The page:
Joe Dante directs this story of the glamour, the glitter, the magical allure of Hollywood... and not a speck of it rubs off on Miracle Pictures, where "If it's a good picture, it's a ... See full summary »
A fashion photography assignment teams three American models and inadvertently pitches them into the mystery and danger of international espionage, when an invaluable roll of microfilm ... See full summary »
Cirio H. Santiago
Joe Dante directs this story of the glamour, the glitter, the magical allure of Hollywood... and not a speck of it rubs off on Miracle Pictures, where "If it's a good picture, it's a Miracle." This is a hilarious tribute to the unsung heroes who grind out the B movies massacred by critics, but nursed fondly in the hearts of film fans everywhere. Written by
Concorde - New Horizons (with permission).
Filmed in ten days in October 1975 for less than $60,000. See more »
Erich Von Leppe:
Now Bobbi, this is your big moment. You have the line that sums up the entire inner meaning, the core, the essence of the entire film. Are you ready? All right. Action!
[naked, holding a machete to a naked man's throat]
Now get it up or I'll cut it off!
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All Rights Reserved Including Zeppelins. See more »
The movie is appallingly bad, but the DVD commentary track is very interesting. I would give just the movie a 1, but I gave it a 7 because of the commentary track (I probably will never watch the movie without that). The movie was made by a lot of kids working for Roger Corman (who started an amazing number of talented movie people), and it was shot in 10 days for $50,000 -- any stunt that was complex or expensive (in fact, almost any stunt at all) was taken from another Corman movie. There are various nonsensical actions that characters take to preserve continuity with the borrowed clips, but there are plenty of problems with lighting and saturation that make it clear where this other footage starts and ends.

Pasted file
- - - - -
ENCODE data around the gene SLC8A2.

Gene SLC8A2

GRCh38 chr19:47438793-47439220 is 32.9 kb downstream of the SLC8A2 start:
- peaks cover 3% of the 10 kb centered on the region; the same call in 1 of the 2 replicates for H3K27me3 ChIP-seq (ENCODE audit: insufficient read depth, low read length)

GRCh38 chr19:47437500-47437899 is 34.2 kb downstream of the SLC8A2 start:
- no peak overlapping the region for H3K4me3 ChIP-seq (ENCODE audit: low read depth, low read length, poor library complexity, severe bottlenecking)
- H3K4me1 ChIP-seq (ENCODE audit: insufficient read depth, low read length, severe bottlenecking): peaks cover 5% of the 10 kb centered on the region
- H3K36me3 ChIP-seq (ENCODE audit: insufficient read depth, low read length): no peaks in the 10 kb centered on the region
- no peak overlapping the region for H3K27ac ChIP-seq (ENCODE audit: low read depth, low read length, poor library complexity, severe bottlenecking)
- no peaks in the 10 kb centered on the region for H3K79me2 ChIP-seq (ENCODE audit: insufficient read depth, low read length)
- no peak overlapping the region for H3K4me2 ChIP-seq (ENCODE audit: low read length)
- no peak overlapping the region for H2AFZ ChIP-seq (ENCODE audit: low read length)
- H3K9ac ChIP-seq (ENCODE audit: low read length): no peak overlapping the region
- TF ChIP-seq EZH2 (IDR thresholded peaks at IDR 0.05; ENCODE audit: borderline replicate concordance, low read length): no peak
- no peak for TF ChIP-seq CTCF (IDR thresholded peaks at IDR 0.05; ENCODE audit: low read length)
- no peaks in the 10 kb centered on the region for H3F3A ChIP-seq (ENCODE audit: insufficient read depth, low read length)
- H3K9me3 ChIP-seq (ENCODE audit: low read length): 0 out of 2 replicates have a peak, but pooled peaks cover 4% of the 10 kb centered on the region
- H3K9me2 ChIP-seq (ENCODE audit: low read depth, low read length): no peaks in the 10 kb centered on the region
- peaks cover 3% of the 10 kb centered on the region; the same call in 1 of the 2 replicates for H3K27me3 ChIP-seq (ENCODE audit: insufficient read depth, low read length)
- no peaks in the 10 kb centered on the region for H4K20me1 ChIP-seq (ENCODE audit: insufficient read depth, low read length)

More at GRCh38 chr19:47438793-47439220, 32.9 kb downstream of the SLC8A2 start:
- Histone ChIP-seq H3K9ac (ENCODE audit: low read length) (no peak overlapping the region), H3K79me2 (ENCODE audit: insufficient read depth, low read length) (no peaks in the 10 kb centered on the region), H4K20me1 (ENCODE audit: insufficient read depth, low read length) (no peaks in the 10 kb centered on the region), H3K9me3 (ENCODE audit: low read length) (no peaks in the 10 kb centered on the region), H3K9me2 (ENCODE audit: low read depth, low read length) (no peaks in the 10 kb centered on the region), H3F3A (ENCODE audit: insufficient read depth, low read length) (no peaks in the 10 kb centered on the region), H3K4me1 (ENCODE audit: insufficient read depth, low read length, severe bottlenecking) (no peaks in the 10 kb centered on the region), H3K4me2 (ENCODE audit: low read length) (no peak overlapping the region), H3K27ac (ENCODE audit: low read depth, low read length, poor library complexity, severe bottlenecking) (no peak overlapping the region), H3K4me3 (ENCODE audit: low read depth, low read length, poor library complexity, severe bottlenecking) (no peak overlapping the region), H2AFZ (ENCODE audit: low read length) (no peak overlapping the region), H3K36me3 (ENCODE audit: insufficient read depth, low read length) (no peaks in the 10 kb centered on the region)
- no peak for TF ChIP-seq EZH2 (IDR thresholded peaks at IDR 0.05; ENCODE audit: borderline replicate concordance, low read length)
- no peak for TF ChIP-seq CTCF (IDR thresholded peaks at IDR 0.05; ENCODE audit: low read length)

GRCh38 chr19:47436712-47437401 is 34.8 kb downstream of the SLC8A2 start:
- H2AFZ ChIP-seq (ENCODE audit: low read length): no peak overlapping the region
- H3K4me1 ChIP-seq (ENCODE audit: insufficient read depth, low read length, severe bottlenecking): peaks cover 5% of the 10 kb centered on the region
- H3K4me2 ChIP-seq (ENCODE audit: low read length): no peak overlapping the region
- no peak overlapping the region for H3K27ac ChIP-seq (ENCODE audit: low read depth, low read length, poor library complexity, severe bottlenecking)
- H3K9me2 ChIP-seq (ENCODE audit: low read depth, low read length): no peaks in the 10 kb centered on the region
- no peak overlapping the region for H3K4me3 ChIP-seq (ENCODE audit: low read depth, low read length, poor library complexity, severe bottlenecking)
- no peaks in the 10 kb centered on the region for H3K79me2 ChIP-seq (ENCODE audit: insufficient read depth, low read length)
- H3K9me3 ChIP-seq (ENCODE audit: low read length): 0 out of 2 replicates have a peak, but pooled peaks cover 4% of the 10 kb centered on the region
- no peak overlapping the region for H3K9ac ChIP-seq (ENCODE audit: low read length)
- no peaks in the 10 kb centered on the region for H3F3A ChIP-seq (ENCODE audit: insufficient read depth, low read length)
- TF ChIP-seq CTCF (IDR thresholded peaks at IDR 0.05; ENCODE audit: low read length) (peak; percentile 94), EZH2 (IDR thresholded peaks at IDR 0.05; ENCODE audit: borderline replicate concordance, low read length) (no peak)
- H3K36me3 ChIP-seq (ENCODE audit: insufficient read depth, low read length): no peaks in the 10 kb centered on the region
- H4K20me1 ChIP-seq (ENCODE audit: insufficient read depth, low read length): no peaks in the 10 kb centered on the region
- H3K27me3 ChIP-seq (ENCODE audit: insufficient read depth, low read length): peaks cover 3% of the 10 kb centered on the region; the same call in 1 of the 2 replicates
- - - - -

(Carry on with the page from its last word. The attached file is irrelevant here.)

If you are interested in how movies are made, this one is rudimentary enough to have a lot of works still visible, and the commentary by Dante, Arkush, and Davison removes even more of the mystery...
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